The United Nations' human rights body on Friday, 13 December voiced concern over India's new citizenship law, terming it "fundamentally discriminatory" in nature.
The new citizenship law seeks to provide citizenship to non-Muslim persecuted religious minorities from Bangladesh, Pakistan and Afghanistan.
"We are concerned that India's new Citizenship (Amendment) Act 2019 is fundamentally discriminatory in nature,” UN human rights spokesman Jeremy Laurence told reporters in Geneva.
"We are concerned that India’s new Citizenship (Amendment) Act 2019 is fundamentally discriminatory in nature. We hope the Supreme Court of #India will consider carefully the compatibility of the law with India’s international human rights obligations." -- @UNHumanRights pic.twitter.com/ThizC1rWDf— UN Geneva (@UNGeneva) December 13, 2019
He further said, “The amended law would appear to undermine the commitment to equality before the law enshrined in India's Constitution and India's obligations under the International Covenant on Civil and Political Rights and the Convention for the Elimination of Racial Discrimination, to which Indian is a State party, which prohibit discrimination based on racial, ethnic or religious grounds.”
UN Body Pins ‘Hope’ on Supreme Court
“We understand the new law will be reviewed by the Supreme Court of India and hope it will consider carefully the compatibility of the law with India's international human rights obligations,” Laurence said.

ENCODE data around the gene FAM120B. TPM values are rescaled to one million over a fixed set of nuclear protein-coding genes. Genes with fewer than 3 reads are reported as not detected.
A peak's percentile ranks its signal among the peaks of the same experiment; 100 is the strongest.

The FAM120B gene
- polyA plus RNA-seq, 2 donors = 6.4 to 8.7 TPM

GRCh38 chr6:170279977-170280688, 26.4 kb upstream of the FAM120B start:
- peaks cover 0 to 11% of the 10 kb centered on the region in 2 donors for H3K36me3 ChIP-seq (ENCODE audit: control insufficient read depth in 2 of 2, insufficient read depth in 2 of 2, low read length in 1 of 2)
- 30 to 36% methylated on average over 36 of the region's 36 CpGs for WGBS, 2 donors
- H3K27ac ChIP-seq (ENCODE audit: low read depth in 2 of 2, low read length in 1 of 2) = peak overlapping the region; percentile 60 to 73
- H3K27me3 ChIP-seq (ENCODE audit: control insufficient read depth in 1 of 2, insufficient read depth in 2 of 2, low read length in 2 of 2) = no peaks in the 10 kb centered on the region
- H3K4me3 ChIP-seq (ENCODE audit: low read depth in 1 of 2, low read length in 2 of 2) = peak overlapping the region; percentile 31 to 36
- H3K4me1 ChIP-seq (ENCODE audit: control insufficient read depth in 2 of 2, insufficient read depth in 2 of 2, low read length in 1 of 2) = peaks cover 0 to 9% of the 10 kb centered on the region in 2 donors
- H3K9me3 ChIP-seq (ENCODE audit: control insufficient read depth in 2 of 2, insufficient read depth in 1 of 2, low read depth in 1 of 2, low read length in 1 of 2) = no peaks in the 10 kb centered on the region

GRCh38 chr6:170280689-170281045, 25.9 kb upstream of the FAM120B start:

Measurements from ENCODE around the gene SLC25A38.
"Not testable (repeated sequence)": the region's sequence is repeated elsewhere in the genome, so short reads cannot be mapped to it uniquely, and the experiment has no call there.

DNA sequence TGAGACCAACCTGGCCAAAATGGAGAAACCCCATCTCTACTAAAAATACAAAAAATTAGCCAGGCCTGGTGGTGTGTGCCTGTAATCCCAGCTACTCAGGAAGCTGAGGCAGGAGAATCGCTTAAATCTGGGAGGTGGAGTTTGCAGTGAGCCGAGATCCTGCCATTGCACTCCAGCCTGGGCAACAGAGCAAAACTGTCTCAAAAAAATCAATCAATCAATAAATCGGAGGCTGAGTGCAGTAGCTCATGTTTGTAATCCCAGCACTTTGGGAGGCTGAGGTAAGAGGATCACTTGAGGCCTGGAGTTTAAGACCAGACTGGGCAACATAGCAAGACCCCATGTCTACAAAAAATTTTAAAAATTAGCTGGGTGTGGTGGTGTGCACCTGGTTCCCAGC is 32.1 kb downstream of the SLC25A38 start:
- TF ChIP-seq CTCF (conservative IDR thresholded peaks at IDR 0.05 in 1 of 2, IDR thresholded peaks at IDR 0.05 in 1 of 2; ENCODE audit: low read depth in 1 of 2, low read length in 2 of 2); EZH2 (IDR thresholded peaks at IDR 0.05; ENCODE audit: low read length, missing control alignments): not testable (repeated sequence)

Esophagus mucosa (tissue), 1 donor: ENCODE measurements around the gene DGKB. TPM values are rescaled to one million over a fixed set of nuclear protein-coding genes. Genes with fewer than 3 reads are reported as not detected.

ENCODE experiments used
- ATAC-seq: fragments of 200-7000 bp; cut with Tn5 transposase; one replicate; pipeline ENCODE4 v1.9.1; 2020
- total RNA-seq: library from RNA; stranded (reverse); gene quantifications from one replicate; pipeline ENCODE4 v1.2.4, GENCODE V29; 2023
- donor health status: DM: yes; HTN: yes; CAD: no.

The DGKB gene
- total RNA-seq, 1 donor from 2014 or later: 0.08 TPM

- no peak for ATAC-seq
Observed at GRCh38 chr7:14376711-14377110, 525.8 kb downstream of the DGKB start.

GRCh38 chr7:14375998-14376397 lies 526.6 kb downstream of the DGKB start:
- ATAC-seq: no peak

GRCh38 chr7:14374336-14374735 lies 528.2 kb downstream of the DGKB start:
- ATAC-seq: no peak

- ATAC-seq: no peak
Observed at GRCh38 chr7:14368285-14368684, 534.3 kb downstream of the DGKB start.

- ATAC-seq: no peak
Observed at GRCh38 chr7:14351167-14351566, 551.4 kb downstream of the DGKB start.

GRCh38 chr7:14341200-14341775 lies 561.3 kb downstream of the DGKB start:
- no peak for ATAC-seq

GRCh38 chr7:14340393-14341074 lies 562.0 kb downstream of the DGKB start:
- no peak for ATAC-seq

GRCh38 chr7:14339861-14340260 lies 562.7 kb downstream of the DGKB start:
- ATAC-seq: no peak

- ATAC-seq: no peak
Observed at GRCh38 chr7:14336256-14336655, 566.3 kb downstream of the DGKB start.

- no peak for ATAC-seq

The UN body’s reaction over the Act has come days after the United States Commission on International Religious Freedom (USCIRF) expressed its apprehensions over the controversial legislation, seeking sanctions against Home Minister Amit Shah.
USCIRF had said on Monday that it was “deeply troubled” by the draft legislation, and before it had cleared the parliament, it recommended that “if the CAB passes in both Houses of Parliament, the US government should consider sanctions against the Home Minister and other principal leadership.”
The Act came into force with President’s assent on Thursday night.
It seeks to grant citizenship to Hindus, Sikhs, Buddhists, Christians, Jains and Parsis – it leaves out Muslims – who entered the country from Pakistan, Bangladesh and Afghanistan until 31 December 2014.
Meanwhile, Assam, Tripura, Meghalaya and parts of Arunachal Pradesh and even Delhi have been witnessing large-scale protests in the last two days with thousands of people hitting the streets defying prohibitory orders to demand scrapping of the contentious law.
At least two persons died due to bullet injuries on Thursday after police opened fire on protesters in Guwahati, capital of Assam.
(With inputs from PTI)
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